In operation, PCR methods generally include the use of primer molecules that are chemically synthesized, but they may be generated enzymatically or produced recombinantly. PCR primers generally comprise two nucleotide sequences, one with sense orientation (5′->3′) and one with antisense orientation (3′->5′), employed under preferred conditions for identification of a specific gene or condition. The same PCR primers, nested sets of oligomers or a degenerate pool of oligomers can be employed under less stringent conditions for detection and/or quantitation of closely related DNA or RNA sequences. These nucleic acid molecules can also be used individually or in combination as probes to identify contactin mRNA or DNA molecules in a sample. These nucleic acid molecules include:
5′-GACGGATCCTTGCCGAGGTGCG-3′, (SEQ ID NO: 5) 5′-CGACGGCCACTACTAGCGTTCGAACG-3′, (SEQ ID NO: 6) 5′-GTCCGTCGGTATCTACGGCTTCGAACG-3′, (SEQ ID NO: 7)
SEQ ID NO: 5 is a forward primer, while SEQ ID NO:6 and SEQ ID NO:7 are reverse primers.
The nucleic acid molecules of the present invention can be made by a variety of methods known in the art. For example, nucleic acid molecules can be made using synthetic procedures or molecular biology techniques known in the art (see, e.g., Sambrook et al., supra). The length of the nucleic acid molecules of the present invention can be readily chosen by one skilled in the art depending on the particular purpose that the nucleic acid molecule is to be used for. For PCR primers, the length of the nucleic acid molecule is preferably between about 10 nucleotides and about 50 nucleotides in length, more preferably between about 12 nucleotides and about 30 nucleotides in length, and most preferably between about 15 nucleotides and about 25 nucleotides in length. For probes, the length of the nucleic acid molecule is preferably between about 20 nucleotides and about 1,000 nucleotides in length, more preferably between about 100 nucleotides in length and about 500 nucleotides in length, and most preferably between about 150 nucleotides and about 400 nucleotides in length.
Variants (including alleles) of the isolated SEQ ID NOS:1 and 3 nucleic acid sequences provided herein can be readily obtained from natural variants (e.g., polymorphisms, mutants and other serotypes) either synthesized or constructed. Many methods have been developed for generating mutants (see, generally, Sambrook et al., supra; Ausubel et al., supra). Briefly, preferred methods for generating nucleotide substitutions utilize an oligonucleotide that spans the base or bases to be mutated and contains the mutated base or bases. The oligonucleotide is hybridized to complementary single stranded nucleic acid and second strand synthesis is primed from the oligonucleotide. The double-stranded nucleic acid is prepared for transformation into host cells, such as E. coli or other prokaryotes, and yeast or other eukaryotes. Standard screening and vector amplification protocols are used to identify mutant sequences and obtain high yields.
Similarly, deletions or insertions of a nucleic acid molecule that encodes a modulator of exopolysaccharide biosynthesis may be constructed by any of a variety of known methods. For example, the sequence may be digested with restriction enzymes or nucleases and be religated such that sequences are deleted, added, or substituted. Similarly, a variety of transposons and other insertional elements may be used to make recombinants having deletions and insertions. Thus, in one example, an spsN mutant containing a Tn10Kan transposon in the spsN coding sequence, as described herein, can be made according to methodologies known in the art. Other means of generating variant sequences, also known in the art, may be employed without requiring undue experimentation (for examples see Sambrook et al., supra, and Ausubel et al., supra). Moreover, verification of variant sequences is typically accomplished by restriction enzyme mapping, sequence analysis, hybridization, and the like. Variants that encode a modulator of exopolysaccharide biosynthesis that are capable of altering exopolysaccharide biosynthesis are particularly useful in the context of this invention.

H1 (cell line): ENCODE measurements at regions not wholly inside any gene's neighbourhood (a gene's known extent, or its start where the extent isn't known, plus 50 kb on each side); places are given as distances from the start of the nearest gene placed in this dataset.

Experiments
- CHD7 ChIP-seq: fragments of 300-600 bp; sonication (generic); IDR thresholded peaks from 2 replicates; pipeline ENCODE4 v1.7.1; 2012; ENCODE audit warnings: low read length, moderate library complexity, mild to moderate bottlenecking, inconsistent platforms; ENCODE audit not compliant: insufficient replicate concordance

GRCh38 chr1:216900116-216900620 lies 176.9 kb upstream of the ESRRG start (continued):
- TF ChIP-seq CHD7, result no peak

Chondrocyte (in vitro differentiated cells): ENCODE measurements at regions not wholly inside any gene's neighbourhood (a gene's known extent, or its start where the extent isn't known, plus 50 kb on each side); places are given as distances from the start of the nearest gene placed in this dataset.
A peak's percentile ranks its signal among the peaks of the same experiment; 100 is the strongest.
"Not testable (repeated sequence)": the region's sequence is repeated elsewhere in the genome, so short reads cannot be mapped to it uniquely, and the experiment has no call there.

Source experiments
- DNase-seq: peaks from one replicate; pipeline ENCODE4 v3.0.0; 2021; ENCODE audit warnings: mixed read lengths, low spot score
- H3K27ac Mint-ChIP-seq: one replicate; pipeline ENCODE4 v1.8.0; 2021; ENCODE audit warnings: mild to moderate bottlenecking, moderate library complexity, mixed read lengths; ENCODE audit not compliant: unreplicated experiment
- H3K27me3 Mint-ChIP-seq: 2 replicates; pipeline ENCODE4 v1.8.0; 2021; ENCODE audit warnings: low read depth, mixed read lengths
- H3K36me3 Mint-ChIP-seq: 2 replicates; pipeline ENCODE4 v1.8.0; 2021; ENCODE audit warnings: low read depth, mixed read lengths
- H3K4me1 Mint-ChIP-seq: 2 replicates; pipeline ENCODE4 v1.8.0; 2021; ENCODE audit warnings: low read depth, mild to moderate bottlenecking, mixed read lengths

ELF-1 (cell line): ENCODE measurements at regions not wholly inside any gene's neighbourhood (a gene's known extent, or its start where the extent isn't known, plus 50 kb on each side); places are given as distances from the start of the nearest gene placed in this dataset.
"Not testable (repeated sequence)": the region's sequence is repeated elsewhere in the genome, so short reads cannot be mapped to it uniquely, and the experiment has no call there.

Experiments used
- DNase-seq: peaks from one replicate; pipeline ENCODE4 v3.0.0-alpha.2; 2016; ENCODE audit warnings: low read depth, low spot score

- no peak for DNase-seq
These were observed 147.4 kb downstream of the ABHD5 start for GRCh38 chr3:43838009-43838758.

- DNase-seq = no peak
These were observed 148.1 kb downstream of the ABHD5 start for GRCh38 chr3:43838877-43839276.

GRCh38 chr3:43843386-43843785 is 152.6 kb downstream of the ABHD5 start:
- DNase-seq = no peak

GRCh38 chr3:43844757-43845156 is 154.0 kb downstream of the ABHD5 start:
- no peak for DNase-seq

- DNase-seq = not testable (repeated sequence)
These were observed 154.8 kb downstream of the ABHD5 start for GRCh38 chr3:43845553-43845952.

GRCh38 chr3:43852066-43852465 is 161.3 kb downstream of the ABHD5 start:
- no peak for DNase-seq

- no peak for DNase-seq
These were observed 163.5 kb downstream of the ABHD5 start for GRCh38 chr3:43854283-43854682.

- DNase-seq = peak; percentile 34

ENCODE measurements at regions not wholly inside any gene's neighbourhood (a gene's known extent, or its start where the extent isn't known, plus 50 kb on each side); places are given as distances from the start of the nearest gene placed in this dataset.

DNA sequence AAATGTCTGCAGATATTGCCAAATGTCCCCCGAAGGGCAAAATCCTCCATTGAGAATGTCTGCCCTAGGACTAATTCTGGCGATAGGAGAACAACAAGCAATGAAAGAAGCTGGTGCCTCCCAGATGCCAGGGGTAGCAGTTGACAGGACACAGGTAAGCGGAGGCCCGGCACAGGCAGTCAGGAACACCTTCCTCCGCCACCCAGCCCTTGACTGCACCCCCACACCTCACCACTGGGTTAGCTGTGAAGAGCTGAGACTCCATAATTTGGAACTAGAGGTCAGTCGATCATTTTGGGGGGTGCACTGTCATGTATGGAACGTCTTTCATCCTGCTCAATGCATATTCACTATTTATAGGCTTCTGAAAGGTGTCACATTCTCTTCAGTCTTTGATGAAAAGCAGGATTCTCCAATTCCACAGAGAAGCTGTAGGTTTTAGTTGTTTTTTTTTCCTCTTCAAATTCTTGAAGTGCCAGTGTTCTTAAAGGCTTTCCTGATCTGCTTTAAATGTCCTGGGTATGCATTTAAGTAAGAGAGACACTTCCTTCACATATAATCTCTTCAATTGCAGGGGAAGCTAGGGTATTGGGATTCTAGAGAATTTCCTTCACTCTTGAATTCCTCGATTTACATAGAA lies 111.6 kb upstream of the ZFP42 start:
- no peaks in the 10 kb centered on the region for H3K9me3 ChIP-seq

A person having ordinary skill in the art would appreciate that other spsN encoding sequences can be identified and isolated in a similar manner. For example, analogues or derivatives thereof of spsN, or spsN homologues from other species of Sphingomonas or other related bacteria (such as Xanthomonas or Pseudomonas) can be identified and isolated using assays described herein. Thus, in certain embodiments, preferred modulators of exopolysaccharide biosynthesis in Sphingomonas or Xanthomonas comprise a nucleic acid sequence as set forth in SEQ ID NO:3 or SEQ ID NO:1, and analogues or derivatives thereof of SEQ ID NO:3 or SEQ ID NO:1 that are capable of altering exopolysaccharide biosynthesis. As used herein, the terms “derivative” and “analogue” when referring to a modulator of exopolysaccharide biosynthesis, refer to any modulator of exopolysaccharide biosynthesis that retains essentially the same (at least 50%, and preferably greater than 70%, 80%, 90%, or 95%) or enhanced biological function or activity as such parent modulator, as noted above. The biological function or activity of such analogues and derivatives can be determined using standard methods (e.g., plate assay, gel analysis, transcription assay, translation assay), such as with the assays described herein and known in the art. For example, an analogue or derivative may be a proprotein that can be activated by cleavage, or may be a precursor that can be activated or stabilized by an amino acid modification, to produce an active modulator of exopolysaccharide biosynthesis. Alternatively, a modulator of exopolysaccharide biosynthesis and analogues or derivatives thereof can be identified by their ability to specifically bind to one or more anti-modulator antibodies.